(As a lead-up to Monty Python’s final concert performance on July 20, each day prior to that, I have posted a review of a Monty Python movie. Today: Python’s valedictory film.)
It’s too pretentious to regard Monty Python’s The Meaning of Life as the culmination of what is, after all, only the movie career of a mortal comedy group. And yet, with all its faults, I treasure it as their final filmic statement. It’s not without its faults, yet like The Marx Brothers, even Python’s lesser works are more ambitious than most latter-day comedians’ greatest efforts.
The movie begins with a curtain-raiser short subject, “The Crimson Permanent Assurance,” which has ‘Terry Gilliam’ written all over it. It was intended to be another sketch in the film, until it mutated into a movie of its own, at which point the Pythons passed it off as the movie’s prologue. (They make a brief reference to it later in the film.) A pirate-movie parody about some senior-citizen insurance workers who rebel against their younger superiors, it’s Pythonesque enough to be a worthy intro, though it’s more astounding than funny in its scale.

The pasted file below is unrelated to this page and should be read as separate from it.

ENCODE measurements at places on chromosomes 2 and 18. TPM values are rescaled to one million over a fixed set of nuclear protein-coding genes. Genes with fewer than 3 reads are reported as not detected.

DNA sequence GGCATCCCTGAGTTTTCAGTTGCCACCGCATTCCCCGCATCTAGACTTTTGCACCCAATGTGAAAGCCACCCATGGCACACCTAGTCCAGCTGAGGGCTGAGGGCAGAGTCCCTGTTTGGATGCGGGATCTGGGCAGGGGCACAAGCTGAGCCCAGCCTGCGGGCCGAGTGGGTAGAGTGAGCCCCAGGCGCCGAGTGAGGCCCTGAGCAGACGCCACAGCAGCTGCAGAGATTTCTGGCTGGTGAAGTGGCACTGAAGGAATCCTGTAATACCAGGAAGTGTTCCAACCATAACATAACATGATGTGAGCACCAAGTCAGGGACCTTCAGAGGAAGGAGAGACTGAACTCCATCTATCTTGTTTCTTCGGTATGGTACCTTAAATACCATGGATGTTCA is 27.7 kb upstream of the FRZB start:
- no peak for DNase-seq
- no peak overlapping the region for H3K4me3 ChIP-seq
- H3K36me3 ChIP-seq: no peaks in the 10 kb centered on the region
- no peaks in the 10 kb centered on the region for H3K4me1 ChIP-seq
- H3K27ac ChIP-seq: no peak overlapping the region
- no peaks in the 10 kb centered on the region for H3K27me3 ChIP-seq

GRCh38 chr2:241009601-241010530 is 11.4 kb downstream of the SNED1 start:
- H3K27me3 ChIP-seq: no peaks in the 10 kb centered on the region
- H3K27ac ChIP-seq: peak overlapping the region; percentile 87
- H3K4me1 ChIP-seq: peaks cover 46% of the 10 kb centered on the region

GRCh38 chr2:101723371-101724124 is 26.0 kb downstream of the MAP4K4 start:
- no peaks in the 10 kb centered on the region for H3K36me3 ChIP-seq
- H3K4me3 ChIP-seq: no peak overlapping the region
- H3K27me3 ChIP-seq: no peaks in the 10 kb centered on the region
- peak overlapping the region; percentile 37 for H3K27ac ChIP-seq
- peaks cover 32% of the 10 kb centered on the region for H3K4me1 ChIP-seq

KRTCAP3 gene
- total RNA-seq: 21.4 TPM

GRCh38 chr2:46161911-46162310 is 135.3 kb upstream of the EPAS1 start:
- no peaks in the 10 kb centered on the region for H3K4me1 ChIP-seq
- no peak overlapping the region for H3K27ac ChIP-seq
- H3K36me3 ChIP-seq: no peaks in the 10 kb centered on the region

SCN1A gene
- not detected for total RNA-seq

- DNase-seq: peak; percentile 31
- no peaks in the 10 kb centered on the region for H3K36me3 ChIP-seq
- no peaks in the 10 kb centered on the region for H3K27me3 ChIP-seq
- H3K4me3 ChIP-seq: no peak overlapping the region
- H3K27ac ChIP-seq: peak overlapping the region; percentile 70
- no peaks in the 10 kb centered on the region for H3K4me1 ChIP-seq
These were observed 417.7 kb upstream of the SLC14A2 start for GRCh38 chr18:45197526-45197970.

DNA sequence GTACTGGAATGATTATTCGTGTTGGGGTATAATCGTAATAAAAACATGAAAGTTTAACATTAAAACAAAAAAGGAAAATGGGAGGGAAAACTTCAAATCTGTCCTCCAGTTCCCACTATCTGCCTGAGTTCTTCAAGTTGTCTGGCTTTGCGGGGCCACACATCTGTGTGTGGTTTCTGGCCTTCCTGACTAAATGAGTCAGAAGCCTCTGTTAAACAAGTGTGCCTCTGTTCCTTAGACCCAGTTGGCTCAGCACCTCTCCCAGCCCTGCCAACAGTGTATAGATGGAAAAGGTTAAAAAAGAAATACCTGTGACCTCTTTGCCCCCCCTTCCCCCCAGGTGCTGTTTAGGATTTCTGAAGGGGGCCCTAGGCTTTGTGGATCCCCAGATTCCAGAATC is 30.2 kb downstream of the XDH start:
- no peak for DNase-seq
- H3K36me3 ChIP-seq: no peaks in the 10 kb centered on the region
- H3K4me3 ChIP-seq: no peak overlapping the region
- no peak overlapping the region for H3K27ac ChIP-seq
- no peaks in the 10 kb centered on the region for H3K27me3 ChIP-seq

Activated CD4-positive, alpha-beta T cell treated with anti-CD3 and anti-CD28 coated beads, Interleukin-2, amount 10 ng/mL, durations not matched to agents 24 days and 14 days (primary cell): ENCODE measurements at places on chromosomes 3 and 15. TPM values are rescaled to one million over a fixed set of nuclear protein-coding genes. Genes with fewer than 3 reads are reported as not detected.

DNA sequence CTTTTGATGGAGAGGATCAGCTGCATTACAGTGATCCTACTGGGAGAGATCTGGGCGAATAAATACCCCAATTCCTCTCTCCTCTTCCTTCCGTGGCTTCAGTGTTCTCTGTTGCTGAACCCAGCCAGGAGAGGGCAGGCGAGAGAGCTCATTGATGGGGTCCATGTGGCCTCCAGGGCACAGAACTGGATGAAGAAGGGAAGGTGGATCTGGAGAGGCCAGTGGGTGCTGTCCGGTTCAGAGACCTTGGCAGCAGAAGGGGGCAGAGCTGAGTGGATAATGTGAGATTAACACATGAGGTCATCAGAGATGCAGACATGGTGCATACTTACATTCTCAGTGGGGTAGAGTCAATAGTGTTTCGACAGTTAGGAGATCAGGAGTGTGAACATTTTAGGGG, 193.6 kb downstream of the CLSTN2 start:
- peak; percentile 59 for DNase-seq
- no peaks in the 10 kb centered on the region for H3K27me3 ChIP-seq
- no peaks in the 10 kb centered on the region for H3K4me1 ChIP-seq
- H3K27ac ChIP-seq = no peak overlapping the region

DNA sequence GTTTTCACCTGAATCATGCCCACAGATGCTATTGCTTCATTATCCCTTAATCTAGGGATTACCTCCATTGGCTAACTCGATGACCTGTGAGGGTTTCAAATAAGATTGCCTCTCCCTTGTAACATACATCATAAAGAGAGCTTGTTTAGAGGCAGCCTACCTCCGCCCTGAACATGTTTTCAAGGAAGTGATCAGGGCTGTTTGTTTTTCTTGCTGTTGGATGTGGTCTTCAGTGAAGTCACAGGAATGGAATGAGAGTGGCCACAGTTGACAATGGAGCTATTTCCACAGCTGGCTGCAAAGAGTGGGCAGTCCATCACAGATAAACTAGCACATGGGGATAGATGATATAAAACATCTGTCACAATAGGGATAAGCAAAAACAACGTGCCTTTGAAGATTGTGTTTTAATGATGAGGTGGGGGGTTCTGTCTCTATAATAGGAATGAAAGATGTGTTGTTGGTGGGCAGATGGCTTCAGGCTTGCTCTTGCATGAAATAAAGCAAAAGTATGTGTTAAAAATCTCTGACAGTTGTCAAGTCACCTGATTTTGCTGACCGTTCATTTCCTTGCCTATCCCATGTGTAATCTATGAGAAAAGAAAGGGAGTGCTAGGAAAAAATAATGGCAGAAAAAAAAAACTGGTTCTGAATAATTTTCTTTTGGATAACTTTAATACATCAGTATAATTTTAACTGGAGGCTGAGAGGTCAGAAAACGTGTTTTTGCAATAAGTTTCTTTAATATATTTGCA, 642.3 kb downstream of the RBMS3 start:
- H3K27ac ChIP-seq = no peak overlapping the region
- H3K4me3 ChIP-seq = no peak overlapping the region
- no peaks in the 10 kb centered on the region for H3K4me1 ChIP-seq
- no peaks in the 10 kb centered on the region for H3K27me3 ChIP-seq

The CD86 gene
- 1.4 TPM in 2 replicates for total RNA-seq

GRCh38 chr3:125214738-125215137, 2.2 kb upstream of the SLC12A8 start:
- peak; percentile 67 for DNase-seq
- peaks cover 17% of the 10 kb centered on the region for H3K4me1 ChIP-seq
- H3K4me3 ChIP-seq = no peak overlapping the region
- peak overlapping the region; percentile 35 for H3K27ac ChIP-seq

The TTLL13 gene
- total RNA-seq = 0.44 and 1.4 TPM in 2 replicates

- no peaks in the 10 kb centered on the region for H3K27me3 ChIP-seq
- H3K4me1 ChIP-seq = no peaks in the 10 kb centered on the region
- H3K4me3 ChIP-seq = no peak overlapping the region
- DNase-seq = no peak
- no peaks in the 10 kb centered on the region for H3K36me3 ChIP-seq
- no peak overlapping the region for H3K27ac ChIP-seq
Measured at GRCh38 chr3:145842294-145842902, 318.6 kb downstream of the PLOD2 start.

Then a bunch of fish (the Python group in elaborate costumes) introduce the main feature, followed by a great Gilliam-animated title sequence, and an even greater Part I in which Chapman and Cleese play oblivious delivery doctors. As a father of two, I can vouch for the antiseptic touch of the manic doctors who throw the new father out of the delivery room and tell the impending mother that she’s “not qualified” to participate in the delivery.
This is followed by one of Python’s peaks, an Oliver!-like sequence titled “Every Sperm Is Sacred.” It’s guaranteed to offend Catholics, pro-lifers, and most musical-number favorers, and it’s a beaut of staging. If you show this movie to a Python “virgin,” this scene is the acid test as to whether he/she will walk out or stay put.
From there, the movie goes all over the map, particularly in a restaurant sequence where Terry Jones plays the world’s most obese man, vomiting as a matter of habit. (John Cleese, at his peak, plays the obsequious waiter, all too willing to provide a bucket on demand.) The movie is the epitome of Python’s virtues (a great sequence with Chapman as a doomed man being chased by naked women) and debits (What the heck is with that prolonged tiger sequence??).
Yet when the “Flying Circus” intro plays on a wayward TV at the end, all Python fans have to feel a twinge of sorrow at the group’s demise. A few semi-reunions since movie’s end can’t dim the feeling of the end of an era, to be followed by a whole lot of dumb and dumber.